4. 4 out of 5

    Isaac Holloway

    Mary Pattillo does us all a service in writing this text. As central cities are becoming fashionable again and gentrification and neighborhood change become more and more a significant concern for the Black populations of these central cities, Pattillo investigates the varied layers of social interactions and how they influence the process of neighborhood change using the North Kenwood-Oakland Community of Chicago as a case study. Pattillo positions 2 ideas in this text: 1) that class difference Mary Pattillo does us all a service in writing this text. As central cities are becoming fashionable again and gentrification and neighborhood change become more and more a significant concern for the Black populations of these central cities, Pattillo investigates the varied layers of social interactions and how they influence the process of neighborhood change using the North Kenwood-Oakland Community of Chicago as a case study. Pattillo positions 2 ideas in this text: 1) that class differences b/w black newcomers and old timers in a community complicate the project of racial solidarity due to concepts of respectability and how they structure space in terms thing like the presence of public housing vs mixed income housing and what is 'appropriate' land use as well as power and leverage in term of negotiation with other stakeholders in the case of North Kenwood-Oakland. The second idea is that despite the very critical difference race still operates as a unifying category with newcomer middle class and old timer working class Black folk both mistrustful of incoming whites and government institutions. An excellent read.

  5. 4 out of 5

    Tara

    This is a masterful study on gentrification and the construction of the black community from the participant-observationist standpoint of an African-American sociologist on the South Side of Chicago. The combined use of ethnography, historical contextualization, sociological data and legal precedence give this book a thorough and diverse perspective on what racially homogenous gentrification can/does look, as well as how the (forced) brokers/gentry/middle-people that act as agents in this urban This is a masterful study on gentrification and the construction of the black community from the participant-observationist standpoint of an African-American sociologist on the South Side of Chicago. The combined use of ethnography, historical contextualization, sociological data and legal precedence give this book a thorough and diverse perspective on what racially homogenous gentrification can/does look, as well as how the (forced) brokers/gentry/middle-people that act as agents in this urban shift are structured.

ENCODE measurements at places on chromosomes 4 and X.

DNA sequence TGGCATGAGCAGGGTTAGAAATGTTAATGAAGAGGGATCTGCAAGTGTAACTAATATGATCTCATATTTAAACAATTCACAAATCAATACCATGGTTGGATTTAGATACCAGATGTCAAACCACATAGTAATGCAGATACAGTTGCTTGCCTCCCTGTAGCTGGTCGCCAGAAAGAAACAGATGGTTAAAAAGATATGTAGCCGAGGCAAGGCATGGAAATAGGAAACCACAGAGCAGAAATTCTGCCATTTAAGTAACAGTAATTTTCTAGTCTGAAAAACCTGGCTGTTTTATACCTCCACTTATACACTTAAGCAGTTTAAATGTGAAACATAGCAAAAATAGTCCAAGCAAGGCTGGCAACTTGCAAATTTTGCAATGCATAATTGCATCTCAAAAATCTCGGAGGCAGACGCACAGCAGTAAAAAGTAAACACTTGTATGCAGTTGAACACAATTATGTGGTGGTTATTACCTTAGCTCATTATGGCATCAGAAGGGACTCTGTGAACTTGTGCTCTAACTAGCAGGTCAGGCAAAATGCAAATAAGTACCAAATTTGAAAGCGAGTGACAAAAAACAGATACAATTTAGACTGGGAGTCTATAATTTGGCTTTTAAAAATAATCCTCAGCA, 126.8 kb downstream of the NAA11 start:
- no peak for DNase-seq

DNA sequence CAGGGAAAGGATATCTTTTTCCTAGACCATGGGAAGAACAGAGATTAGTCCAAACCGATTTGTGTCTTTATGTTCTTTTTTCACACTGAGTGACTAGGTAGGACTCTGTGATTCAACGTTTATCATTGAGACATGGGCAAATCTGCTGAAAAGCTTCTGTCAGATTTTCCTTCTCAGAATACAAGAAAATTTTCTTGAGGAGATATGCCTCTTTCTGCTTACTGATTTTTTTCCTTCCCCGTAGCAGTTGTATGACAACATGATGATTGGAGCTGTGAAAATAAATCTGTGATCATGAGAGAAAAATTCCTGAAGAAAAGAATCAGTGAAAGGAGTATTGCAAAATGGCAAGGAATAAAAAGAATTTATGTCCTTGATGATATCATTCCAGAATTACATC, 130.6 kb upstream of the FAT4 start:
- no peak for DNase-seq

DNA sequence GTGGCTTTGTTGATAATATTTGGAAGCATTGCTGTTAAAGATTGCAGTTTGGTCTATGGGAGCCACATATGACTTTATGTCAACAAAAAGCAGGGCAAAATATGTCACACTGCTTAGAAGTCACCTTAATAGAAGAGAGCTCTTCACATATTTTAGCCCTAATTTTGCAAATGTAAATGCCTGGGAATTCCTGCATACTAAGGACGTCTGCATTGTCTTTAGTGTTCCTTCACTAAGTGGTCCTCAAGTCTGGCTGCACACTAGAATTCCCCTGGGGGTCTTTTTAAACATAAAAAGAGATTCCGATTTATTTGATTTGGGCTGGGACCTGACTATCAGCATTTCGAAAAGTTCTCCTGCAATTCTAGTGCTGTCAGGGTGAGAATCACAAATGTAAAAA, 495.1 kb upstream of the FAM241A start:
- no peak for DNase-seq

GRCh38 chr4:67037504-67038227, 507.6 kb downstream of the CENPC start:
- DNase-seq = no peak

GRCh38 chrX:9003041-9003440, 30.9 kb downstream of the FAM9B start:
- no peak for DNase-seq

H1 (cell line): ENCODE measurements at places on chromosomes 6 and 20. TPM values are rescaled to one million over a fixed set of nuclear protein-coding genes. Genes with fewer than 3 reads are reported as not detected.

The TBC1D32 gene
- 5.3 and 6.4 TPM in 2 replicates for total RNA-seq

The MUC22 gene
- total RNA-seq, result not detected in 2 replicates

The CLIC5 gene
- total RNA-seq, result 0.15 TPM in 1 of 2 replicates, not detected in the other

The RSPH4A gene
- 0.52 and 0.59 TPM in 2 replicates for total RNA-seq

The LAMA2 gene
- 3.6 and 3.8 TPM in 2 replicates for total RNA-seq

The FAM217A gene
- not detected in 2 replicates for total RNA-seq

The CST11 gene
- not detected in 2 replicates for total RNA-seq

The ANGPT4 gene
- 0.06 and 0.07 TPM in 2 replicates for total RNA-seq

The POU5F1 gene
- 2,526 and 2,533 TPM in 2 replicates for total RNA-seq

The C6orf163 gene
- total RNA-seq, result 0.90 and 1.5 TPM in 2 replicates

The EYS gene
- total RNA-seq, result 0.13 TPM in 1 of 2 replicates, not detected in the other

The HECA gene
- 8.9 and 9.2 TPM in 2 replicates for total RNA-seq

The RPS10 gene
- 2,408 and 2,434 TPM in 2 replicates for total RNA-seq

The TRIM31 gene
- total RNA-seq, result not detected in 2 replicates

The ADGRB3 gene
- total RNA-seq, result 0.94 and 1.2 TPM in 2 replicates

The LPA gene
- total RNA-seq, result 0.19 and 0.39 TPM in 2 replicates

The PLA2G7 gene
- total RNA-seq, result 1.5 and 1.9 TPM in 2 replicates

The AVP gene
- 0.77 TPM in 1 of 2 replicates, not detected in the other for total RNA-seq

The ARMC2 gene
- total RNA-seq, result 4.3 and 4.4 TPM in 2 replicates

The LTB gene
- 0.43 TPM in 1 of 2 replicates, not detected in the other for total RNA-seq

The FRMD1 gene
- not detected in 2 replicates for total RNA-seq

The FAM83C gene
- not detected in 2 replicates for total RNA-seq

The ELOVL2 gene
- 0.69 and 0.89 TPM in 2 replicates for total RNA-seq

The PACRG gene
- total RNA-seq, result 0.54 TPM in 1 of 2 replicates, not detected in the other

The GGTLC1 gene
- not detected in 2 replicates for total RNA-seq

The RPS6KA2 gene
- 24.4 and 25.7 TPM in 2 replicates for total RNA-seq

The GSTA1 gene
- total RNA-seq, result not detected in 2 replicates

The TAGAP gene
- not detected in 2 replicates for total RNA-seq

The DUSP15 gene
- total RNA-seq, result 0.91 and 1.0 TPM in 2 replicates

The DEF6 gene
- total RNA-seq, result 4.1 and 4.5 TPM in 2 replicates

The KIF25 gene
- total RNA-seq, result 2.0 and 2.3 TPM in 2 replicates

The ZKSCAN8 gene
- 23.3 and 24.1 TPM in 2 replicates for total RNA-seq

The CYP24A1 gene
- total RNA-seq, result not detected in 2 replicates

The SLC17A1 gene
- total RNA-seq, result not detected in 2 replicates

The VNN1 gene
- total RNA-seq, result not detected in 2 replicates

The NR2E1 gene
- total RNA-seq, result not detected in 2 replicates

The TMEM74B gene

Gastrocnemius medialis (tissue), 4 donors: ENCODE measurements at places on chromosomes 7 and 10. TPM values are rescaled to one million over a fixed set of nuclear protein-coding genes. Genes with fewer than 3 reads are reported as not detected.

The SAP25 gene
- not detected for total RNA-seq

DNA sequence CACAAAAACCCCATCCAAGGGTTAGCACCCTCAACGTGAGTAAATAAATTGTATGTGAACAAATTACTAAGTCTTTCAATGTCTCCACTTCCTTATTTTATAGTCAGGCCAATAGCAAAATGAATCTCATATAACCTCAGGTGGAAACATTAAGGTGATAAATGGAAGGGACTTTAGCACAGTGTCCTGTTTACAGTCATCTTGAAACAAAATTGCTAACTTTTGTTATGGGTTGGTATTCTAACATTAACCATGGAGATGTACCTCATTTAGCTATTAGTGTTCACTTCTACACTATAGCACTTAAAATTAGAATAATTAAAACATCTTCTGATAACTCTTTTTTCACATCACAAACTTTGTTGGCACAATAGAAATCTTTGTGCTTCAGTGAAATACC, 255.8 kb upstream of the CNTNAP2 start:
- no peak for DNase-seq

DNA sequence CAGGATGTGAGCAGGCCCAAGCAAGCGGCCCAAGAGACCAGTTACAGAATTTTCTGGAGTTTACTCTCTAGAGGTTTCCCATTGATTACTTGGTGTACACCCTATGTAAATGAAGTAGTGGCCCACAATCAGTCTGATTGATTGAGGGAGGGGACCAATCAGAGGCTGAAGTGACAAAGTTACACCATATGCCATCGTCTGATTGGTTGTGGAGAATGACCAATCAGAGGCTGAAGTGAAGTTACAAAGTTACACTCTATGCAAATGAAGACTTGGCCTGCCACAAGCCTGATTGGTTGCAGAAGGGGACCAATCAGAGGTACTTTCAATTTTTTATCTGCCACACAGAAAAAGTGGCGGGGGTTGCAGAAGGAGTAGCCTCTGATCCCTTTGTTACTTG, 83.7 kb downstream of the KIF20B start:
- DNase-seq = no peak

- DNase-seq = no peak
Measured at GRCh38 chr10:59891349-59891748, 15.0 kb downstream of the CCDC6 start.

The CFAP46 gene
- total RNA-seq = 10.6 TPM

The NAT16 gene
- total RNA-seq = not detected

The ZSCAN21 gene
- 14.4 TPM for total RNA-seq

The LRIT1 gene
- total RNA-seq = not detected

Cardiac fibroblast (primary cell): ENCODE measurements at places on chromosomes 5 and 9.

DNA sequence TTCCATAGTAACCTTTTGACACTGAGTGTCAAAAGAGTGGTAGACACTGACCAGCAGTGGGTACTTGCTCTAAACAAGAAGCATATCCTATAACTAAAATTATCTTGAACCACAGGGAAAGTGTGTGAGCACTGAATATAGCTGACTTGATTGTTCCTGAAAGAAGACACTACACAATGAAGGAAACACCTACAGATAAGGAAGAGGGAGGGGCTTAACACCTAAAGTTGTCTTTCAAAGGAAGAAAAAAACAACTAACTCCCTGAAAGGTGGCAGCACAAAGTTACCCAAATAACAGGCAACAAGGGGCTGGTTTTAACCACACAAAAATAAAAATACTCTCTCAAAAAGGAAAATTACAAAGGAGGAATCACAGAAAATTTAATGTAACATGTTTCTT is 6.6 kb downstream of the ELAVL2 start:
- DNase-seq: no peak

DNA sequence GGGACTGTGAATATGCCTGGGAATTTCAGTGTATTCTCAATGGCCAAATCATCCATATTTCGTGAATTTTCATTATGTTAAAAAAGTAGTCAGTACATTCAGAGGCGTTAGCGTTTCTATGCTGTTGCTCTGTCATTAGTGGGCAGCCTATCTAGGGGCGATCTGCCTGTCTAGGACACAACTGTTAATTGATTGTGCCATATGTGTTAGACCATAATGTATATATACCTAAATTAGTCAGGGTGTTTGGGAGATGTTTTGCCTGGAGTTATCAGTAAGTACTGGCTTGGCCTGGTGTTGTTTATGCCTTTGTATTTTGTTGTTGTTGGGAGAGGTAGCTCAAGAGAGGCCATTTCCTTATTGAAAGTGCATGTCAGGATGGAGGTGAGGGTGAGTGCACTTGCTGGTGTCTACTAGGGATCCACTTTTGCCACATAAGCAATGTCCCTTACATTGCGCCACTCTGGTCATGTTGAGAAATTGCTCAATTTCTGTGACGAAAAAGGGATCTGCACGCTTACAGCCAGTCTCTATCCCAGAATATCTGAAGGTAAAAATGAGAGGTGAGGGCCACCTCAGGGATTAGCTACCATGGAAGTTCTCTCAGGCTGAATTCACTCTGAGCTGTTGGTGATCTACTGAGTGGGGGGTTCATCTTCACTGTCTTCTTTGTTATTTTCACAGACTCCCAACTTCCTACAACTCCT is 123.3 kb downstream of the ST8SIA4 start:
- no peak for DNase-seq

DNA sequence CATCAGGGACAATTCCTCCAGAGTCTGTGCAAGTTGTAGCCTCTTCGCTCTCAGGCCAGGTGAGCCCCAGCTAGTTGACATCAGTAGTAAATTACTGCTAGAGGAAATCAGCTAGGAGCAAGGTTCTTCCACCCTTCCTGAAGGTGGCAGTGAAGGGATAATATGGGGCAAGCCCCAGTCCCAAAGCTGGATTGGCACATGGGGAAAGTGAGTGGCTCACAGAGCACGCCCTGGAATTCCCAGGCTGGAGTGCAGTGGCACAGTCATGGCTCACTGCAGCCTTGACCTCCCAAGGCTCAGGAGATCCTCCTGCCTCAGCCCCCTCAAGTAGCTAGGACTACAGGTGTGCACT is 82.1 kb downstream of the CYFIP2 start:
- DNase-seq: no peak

6. 5 out of 5

    Erin

    Pattillo focuses her attention on the North Kenwood-Oakland neighborhood on the South side of Chicago. She provides a strong critique of the Chicago housing failures. Her role of researcher can be called into question as she is writing about the area she lived in. She also had ties to a neighborhood organization and was a university professor which raised her to a higher socioeconomic class than the rest of the neighborhood. Her arguments (while valid) are not unbiased.

  7. 4 out of 5

    Luis

    Fantastic look at an aspect of gentrification that people often don't see or understand. The conflict between middle class black moving into a lower class black neighborhood. A detailed look at the relationships, the history, economics, and politics that occur within a neighborhood on the Southside of Chicago. A brilliant book by a gifted researcher. Fantastic look at an aspect of gentrification that people often don't see or understand. The conflict between middle class black moving into a lower class black neighborhood. A detailed look at the relationships, the history, economics, and politics that occur within a neighborhood on the Southside of Chicago. A brilliant book by a gifted researcher.

  8. 4 out of 5

    Emily

    "Middle-class and poor blacks fight over small territory while some whites oversee the brawl and others excuse themselves from participation by moving even further from areas of significant racial and/or economic diversity." "Middle-class and poor blacks fight over small territory while some whites oversee the brawl and others excuse themselves from participation by moving even further from areas of significant racial and/or economic diversity."

  9. 4 out of 5

    Bill

    Very fascinating study on something rarely discussed: black-on-black regentrification. Much like Black Flight, this is something people don't even want to acknowledge exists. I could hardly put the book down, but I'm that kind of nerd. Very fascinating study on something rarely discussed: black-on-black regentrification. Much like Black Flight, this is something people don't even want to acknowledge exists. I could hardly put the book down, but I'm that kind of nerd.

  10. 5 out of 5

    Kyla

    A patronizing view of gentrification from a gentrifier.

  11. 5 out of 5

    Caroline

    I liked reading about the neighborhood, particularly the chapter on schools, but some parts were too bogged down with sociological research and theories.

  12. 5 out of 5

    Guy

  13. 5 out of 5

    Brittany Vanputten

  14. 4 out of 5

    Nicole Mason

  15. 4 out of 5

    Naomi McCormick

  16. 5 out of 5

    Jesse Wiles

  17. 4 out of 5

    Madeline

  18. 4 out of 5

    Aliza

  19. 5 out of 5

    Luke Clarke

  20. 5 out of 5

    Alicia M. Sanchez

  21. 5 out of 5

    Joanne

  22. 4 out of 5

    Nicole

  23. 5 out of 5

    Yvette

  24. 4 out of 5

    Jarrod

  25. 5 out of 5

    Quinnmesha Yearby

  26. 5 out of 5

    Mysti

  27. 4 out of 5

    Kara

  28. 4 out of 5

    Sara

  29. 4 out of 5

    Venus

  30. 5 out of 5

    Stephen